By the mid-1970s, the health risks associated with long-term exposure to uranium or uranium mill tailings had become evident. Sandy mill tailings were especially dangerous, as they retained nearly 85 percent of the unprocessed uranium’s radioactivity. These radioactive materials could decay into radium and radon-22, which could cause cancer or genetic mutations. Before the health risks of uranium tailings were well-known, many mills sold their sandy tailings for use in concrete production, meaning that thousands of homes around the nation were potentially at risk of contamination. The Department of Energy promptly assigned the Grand Junction Office to manage the cleanup of properties in the vicinity of mill sites in Grand Junction and in Edgemont, South Dakota, another uranium boomtown. In the area around Grand Junction, around 5,000 total properties were found to contain radioactive materials in excess of the Environmental Protection Agency’s guidelines for safe habitation. Of these properties, 4,266 were treated in Grand Junction. Treatments ranged from removing a square foot of contaminated soil under a sidewalk to leveling entire structures, and most of the cleanup was completed by 1998 (although radon screenings continue to this day).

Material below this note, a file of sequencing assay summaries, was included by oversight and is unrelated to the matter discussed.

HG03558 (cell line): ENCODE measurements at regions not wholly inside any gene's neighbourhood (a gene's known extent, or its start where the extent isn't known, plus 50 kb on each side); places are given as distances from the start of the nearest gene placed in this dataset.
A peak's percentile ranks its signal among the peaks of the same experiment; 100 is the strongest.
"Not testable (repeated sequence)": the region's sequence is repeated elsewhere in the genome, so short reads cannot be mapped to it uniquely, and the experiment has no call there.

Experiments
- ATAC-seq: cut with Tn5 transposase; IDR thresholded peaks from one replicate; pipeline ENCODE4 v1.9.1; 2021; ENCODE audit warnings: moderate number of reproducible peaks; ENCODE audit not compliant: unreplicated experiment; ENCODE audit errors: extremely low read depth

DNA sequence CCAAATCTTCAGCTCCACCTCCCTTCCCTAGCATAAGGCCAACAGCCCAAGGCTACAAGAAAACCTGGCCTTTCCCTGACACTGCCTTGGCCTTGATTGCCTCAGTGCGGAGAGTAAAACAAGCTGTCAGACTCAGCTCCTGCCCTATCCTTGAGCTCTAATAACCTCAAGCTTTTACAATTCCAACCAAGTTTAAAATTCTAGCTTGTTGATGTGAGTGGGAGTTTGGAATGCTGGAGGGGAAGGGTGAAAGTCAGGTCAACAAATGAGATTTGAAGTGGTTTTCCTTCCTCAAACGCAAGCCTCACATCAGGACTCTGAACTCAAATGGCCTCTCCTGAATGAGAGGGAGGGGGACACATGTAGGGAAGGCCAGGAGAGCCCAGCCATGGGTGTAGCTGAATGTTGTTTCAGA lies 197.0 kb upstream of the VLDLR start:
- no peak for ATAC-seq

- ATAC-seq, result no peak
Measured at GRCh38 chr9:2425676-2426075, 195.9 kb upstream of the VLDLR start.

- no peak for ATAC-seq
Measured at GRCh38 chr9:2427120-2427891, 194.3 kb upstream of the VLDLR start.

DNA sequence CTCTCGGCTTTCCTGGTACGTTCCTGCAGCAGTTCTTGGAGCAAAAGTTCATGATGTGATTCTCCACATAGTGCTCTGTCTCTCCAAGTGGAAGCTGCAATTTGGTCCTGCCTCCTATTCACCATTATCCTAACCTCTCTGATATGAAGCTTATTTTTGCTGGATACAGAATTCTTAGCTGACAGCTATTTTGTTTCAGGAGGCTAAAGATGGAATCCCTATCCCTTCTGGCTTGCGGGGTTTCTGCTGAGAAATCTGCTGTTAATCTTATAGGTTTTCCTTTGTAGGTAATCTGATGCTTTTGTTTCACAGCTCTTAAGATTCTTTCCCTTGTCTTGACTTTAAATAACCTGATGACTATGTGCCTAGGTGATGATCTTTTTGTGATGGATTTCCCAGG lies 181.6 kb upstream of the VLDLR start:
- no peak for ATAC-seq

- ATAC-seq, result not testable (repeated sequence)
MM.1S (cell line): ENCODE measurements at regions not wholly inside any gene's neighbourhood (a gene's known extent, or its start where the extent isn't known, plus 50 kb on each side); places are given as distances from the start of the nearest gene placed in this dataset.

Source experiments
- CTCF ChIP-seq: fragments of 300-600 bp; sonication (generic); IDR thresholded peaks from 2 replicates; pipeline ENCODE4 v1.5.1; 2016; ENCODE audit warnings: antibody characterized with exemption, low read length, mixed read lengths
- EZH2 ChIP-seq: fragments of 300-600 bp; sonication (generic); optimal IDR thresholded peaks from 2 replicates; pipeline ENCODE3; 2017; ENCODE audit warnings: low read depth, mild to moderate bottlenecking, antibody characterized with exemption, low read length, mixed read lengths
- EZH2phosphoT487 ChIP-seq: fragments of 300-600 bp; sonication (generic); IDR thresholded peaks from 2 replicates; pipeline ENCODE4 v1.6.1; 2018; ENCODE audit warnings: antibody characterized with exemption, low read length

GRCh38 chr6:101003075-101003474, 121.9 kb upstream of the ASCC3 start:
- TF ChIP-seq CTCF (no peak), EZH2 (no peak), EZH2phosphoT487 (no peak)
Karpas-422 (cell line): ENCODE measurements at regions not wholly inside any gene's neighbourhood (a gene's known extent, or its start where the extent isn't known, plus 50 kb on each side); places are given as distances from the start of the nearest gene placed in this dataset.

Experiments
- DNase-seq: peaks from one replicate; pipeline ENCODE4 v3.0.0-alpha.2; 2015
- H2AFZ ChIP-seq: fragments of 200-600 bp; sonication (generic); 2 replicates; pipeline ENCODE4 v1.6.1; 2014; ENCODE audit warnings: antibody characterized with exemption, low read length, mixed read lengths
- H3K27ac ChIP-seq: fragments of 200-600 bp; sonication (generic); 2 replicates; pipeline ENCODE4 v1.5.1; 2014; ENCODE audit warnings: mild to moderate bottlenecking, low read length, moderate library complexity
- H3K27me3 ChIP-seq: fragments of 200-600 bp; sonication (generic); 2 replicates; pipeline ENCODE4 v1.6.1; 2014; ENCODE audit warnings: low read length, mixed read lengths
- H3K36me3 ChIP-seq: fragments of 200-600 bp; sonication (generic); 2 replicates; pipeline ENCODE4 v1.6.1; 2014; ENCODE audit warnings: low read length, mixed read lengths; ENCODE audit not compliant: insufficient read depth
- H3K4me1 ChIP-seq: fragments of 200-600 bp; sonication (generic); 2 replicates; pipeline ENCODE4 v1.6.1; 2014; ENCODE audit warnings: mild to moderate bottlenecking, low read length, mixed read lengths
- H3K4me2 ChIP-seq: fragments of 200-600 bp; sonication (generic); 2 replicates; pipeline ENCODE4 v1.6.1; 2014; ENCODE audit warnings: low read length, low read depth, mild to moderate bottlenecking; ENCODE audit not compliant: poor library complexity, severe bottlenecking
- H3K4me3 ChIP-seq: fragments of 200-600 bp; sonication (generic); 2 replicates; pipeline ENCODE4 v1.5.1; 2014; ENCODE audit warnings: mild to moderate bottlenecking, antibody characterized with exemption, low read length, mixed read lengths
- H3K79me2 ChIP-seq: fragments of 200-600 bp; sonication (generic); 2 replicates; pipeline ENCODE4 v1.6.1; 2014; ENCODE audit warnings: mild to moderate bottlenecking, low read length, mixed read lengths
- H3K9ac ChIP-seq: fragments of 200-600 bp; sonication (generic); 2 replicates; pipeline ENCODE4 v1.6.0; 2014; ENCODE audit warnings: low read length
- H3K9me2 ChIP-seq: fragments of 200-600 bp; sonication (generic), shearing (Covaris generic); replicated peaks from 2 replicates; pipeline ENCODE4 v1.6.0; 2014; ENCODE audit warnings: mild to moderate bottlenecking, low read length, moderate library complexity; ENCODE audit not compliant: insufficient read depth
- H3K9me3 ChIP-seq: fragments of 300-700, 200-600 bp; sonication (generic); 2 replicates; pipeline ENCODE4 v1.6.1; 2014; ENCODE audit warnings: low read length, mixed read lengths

In 1988 the Department of Energy began contamination screenings at the Grand Junction Office to determine the extent of radioactive contamination at the site in anticipation of selling the land. The survey discovered that the testing and processing of uranium ore from 1943–58 in various buildings had contaminated 18 of the site’s 61 acres, totaling 81,000 cubic yards of contaminated material. During cleanup operations at the Grand Junction Office, radioactive contamination proved to be much more widespread than initially estimated, and nearly 30 acres and 300,000 cubic yards of material displayed radioactivity. Removal of this contaminated material spanned from 1994 to 2001 and involved demolishing several buildings that had been part of the second pilot plant. In 2001 the government sold the land to Riverview Technology Incorporated.